Turkish Prime Minister Ahmet Davutoğlu, whose country takes over the G20 presidency next year, said the group needs to be more inclusive.
“The G20 agenda in that sense should represent not only 20 countries but a global agenda. Therefore the relation between G20 and non-G20 countries is as important as the relations of G20 members,” he said.
Davutoğlu also indicated that Turkey would expand the G20’s role beyond economic cooperation and decision making to issues such as the refugee crisis in eastern Europe, the Ebola outbreak in West Africa, and militancy in the Middle East.
A showdown between Western leaders and Russian President Vladimir Putin is like at the G20 gathering in Australia, according to some analysts.
As world leaders arrived in Brisbane for this year’s G20 summit, there were fresh reports of Russian troops pouring intro Ukraine, something Moscow denies.
Security is tight, as you would expect when the leaders of the world’s richest countries come to town.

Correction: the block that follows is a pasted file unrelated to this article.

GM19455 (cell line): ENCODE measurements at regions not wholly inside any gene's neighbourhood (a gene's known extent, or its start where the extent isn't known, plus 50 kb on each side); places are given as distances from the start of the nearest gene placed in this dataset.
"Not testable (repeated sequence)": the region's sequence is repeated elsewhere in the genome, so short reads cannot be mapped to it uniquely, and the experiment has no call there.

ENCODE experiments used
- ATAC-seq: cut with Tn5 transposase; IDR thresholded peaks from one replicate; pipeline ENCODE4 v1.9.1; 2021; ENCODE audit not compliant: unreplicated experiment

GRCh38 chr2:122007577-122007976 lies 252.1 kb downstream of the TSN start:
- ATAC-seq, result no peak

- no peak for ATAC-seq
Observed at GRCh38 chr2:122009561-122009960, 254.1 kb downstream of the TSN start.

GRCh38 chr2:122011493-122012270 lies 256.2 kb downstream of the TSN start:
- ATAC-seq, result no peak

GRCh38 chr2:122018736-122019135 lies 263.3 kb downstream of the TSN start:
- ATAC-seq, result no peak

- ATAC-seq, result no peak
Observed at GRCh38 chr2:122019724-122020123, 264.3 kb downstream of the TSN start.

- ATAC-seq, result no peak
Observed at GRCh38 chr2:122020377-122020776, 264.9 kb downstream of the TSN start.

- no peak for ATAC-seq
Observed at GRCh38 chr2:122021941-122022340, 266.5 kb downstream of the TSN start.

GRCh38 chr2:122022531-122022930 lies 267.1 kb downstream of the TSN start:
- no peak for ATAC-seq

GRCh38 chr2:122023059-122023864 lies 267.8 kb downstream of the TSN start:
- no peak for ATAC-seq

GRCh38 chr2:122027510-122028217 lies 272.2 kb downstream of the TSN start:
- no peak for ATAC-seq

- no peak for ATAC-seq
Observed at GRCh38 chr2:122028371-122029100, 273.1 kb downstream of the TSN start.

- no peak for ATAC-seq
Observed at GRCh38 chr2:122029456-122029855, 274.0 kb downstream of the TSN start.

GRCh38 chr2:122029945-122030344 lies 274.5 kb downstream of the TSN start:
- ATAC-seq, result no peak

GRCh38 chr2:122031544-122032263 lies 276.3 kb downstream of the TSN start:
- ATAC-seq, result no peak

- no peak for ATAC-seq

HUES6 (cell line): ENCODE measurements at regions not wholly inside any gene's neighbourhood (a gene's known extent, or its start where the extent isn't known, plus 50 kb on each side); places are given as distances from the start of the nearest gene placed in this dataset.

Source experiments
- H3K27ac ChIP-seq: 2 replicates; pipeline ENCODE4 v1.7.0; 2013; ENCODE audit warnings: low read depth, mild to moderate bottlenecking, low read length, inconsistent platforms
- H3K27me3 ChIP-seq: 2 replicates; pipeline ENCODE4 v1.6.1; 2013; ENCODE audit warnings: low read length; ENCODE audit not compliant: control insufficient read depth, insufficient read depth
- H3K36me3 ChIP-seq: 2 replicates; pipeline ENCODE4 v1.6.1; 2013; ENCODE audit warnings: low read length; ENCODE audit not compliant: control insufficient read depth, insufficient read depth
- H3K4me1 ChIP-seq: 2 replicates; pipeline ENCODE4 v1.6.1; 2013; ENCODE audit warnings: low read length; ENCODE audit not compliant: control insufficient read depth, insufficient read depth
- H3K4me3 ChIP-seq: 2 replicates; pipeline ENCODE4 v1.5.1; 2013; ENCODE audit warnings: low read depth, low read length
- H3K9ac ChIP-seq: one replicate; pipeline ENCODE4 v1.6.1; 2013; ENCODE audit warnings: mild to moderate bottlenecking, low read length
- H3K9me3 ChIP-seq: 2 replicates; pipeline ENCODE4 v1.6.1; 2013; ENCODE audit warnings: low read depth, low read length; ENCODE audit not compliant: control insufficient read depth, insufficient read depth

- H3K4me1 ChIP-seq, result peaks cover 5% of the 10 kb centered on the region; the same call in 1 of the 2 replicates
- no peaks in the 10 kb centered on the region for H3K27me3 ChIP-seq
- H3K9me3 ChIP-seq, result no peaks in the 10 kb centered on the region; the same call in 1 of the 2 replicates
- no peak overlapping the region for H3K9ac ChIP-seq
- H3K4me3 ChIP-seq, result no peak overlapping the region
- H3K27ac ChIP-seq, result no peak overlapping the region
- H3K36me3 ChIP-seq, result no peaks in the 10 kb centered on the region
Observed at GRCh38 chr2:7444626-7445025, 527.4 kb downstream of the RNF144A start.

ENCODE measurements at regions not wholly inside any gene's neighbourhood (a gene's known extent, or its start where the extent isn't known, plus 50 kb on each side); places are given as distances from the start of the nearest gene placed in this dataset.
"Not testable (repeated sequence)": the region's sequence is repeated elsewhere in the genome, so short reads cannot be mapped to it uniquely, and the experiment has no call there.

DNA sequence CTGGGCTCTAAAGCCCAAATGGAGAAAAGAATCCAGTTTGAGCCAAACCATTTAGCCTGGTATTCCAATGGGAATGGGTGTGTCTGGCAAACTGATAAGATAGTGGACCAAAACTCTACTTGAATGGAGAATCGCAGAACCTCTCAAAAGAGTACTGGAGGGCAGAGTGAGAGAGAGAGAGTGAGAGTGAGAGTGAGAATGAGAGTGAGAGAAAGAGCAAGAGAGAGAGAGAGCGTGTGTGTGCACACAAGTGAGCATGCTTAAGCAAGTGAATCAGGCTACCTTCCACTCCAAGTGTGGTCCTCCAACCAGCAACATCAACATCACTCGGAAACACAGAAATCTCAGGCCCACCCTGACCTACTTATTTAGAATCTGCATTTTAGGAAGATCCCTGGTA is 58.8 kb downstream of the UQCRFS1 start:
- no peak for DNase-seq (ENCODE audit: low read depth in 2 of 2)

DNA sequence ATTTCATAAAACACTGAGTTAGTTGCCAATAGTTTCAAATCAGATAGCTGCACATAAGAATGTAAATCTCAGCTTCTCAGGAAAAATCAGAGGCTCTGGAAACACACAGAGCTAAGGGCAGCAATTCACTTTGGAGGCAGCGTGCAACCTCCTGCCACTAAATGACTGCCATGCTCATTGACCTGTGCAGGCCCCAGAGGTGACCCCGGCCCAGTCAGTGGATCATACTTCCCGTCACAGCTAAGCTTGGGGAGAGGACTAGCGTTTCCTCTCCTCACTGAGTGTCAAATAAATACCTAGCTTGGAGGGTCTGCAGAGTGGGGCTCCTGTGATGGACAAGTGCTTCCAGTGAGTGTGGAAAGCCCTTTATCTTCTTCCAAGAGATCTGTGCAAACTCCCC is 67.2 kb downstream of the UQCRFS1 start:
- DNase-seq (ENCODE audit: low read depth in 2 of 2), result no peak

As well as the Ukraine crisis, the group is expected to discuss the taxation arrangements of global companies such as Google, Apple, Amazon and Starbucks.
Meanwhile on Sydney’s Bondi Beach hundreds showed what they thought of their government’s stance on climate change, by putting their heads in the sand.
This week’s agreement by the US and China to reduce carbon emissions has increased pressure on Australia.
But its leader, who once described climate change science as “absolute crap”, argued the G20 is not an appropriate forum to discuss it.
Australia is the only country to reverse action on climate change. It will repeal a tax on greenhouse gas emissions in July.
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